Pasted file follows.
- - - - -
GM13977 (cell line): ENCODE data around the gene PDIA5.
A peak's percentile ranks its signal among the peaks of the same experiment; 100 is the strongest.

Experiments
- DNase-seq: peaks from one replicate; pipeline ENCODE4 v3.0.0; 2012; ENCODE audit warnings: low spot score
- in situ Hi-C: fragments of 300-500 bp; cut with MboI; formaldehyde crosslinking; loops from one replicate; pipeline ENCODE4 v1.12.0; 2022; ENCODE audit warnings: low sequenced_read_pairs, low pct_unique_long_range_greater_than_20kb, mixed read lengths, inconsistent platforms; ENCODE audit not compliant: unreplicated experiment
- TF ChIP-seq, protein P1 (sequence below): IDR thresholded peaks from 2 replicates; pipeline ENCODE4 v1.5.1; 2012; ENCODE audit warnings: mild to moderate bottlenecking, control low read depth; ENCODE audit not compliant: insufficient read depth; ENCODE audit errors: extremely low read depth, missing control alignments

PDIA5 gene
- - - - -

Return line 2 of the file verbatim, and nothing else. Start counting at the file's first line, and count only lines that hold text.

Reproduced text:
A peak's percentile ranks its signal among the peaks of the same experiment; 100 is the strongest.